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The Identification Security Enhancement Act (S.717/H.R. 1117)

The Identification Security Enhancement Act is a bi-partisan bill introduced by John Sununu (R-NH) and Daniel Akaka (D-HI) in the Senate and Tom Allen (D-ME) in the House. The IDSEA would repeal the controversial national ID card sections contained in the Real ID Act, and replace it with a workable program for improving identity security in the United States. Real ID has already been rejected by 21 state legislatures—11 of which have passed statutory bans on implementing Real ID—and Congress has repeatedly shied away from efforts to resuscitate the measure.

The Identification Security Enhancement Act:

  • Restores the recommendations of the 9/11 Commission Report for identification security. The bill will reinstate Section 7212 of the Intelligence Reform and Terrorism Prevention Act of 2004, which implemented the recommendations of the 9/11 Commission. Real ID subverted these recommendations in the interest of cheap political gain.
  • Brings all critical stakeholders back to the table to discuss identification security. The bill will re-convene a group of “negotiated rule makers” to develop workable, secure standards for improving license and ID card security. Included in this group will be state licensing offices, state elected officials, the U.S. Department of Transportation, Department of Homeland Security, security experts, privacy advocates, and experts on civil liberties.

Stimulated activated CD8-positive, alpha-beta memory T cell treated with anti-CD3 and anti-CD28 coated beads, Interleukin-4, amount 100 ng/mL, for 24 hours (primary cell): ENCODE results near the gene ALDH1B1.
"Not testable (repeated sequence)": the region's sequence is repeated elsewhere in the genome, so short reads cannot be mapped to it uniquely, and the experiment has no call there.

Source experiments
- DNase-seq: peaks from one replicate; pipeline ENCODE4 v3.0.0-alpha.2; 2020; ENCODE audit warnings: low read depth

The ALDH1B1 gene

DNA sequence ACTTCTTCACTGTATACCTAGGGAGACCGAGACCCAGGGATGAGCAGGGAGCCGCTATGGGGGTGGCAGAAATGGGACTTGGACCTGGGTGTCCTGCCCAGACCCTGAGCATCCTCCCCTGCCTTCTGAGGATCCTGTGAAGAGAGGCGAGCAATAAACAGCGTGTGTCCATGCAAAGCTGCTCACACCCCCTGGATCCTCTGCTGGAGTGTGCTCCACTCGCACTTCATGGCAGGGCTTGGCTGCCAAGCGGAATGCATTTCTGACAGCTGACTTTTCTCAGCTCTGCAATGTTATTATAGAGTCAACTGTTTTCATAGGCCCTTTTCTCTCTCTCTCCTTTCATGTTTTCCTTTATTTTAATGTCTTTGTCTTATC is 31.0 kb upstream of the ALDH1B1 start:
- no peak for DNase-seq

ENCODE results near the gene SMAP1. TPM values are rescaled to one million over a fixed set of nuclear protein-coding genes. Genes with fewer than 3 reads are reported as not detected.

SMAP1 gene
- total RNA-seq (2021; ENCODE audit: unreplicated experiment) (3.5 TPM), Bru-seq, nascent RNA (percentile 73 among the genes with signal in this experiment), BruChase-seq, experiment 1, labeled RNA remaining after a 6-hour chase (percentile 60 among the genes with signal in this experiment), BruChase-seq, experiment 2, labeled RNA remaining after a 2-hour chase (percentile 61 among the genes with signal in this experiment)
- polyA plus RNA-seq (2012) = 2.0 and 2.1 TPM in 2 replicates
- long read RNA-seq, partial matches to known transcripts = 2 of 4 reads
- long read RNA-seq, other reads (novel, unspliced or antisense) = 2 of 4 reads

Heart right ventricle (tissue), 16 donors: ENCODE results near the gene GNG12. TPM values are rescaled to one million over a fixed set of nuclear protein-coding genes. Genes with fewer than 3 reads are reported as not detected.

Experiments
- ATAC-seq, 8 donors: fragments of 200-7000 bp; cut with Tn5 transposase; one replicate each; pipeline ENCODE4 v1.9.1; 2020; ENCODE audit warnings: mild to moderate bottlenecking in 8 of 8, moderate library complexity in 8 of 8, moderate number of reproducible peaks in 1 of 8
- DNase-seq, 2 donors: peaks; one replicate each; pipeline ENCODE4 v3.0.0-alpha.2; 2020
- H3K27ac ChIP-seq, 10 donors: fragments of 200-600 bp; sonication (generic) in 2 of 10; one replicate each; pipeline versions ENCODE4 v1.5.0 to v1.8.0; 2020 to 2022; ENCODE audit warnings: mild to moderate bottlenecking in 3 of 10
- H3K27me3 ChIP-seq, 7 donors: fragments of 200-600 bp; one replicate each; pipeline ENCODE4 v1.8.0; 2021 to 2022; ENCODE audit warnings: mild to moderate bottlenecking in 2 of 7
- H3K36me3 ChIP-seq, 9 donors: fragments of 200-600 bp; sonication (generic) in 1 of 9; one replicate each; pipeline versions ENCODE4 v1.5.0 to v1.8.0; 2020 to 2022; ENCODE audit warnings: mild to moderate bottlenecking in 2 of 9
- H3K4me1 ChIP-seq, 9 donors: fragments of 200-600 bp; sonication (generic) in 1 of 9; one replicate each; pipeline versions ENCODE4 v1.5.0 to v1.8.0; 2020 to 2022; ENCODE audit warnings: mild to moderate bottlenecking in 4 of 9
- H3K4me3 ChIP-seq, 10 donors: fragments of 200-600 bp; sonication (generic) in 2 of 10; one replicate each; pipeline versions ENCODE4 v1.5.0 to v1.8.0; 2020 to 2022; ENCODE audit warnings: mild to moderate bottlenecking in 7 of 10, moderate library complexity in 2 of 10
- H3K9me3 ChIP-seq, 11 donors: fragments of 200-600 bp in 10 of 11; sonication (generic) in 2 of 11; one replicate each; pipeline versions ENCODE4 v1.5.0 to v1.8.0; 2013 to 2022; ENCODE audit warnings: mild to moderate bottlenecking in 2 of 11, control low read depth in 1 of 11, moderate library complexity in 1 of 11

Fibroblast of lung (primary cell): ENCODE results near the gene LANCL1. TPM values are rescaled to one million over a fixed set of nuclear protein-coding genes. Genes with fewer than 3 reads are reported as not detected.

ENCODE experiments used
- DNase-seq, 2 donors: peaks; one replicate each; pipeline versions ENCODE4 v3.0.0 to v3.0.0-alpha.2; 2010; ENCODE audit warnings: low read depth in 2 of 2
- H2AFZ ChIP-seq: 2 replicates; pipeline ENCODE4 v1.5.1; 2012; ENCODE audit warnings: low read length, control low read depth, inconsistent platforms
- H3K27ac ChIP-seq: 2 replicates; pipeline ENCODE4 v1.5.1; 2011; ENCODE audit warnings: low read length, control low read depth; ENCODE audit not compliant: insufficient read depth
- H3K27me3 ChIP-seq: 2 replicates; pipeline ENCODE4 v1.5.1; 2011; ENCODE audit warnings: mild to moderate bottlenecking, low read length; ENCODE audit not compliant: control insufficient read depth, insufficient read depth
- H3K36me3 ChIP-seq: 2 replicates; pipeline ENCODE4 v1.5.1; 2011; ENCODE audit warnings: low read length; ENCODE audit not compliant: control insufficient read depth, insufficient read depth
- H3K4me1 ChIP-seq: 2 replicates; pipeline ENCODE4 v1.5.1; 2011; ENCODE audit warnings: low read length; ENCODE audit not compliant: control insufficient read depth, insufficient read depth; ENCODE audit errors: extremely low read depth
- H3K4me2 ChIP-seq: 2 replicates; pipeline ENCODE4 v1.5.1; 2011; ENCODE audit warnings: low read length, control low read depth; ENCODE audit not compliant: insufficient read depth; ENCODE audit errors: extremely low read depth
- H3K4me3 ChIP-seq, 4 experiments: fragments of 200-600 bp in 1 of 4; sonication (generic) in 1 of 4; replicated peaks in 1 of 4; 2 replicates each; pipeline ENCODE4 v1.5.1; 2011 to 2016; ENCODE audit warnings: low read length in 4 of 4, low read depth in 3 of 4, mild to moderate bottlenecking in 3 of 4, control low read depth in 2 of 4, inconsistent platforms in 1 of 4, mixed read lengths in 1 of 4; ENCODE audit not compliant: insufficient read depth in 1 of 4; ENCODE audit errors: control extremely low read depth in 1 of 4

• Protects Americans’ fundamental rights to privacy and due process. The bill would ensure that personally identifiable information on the card is encrypted, establish due process rights for challenging database errors, prevent the private sector ‘skimming’ of personal information, and respect state privacy laws that protect New Yorkers’ privacy.
  • Builds the capacity for even more secure driver’s licenses standards. The bill will give New York State additional regulatory flexibility to quickly produce tamper- and counterfeit-resistant driver’s licenses.
  • Respects federalism principles by restoring states’ power to determine to whom to grant state driver’s licenses. The bill would protect New York’s right to set criteria determining what categories of individuals are eligible to receive a State license or ID card.
  • Needs the support of New York’s Congressional delegation. Currently the bill has 38 co-sponsors in the House and six co-sponsors in the Senate with only two New York representatives co-sponsoring. As a national leader on security needs and civil liberties, New York’s lawmakers must strongly support the Identity Security Enhancement Act.

The Real ID Act establishes a national ID card that threatens Americans’ privacy and pocketbooks. It is time to put this nightmare of a federal program to rest once and for all and pass the Identification Security Enhancement Act, which will provide for a workable plan to develop secure driver’s licenses while respecting Americans’ constitutional rights.

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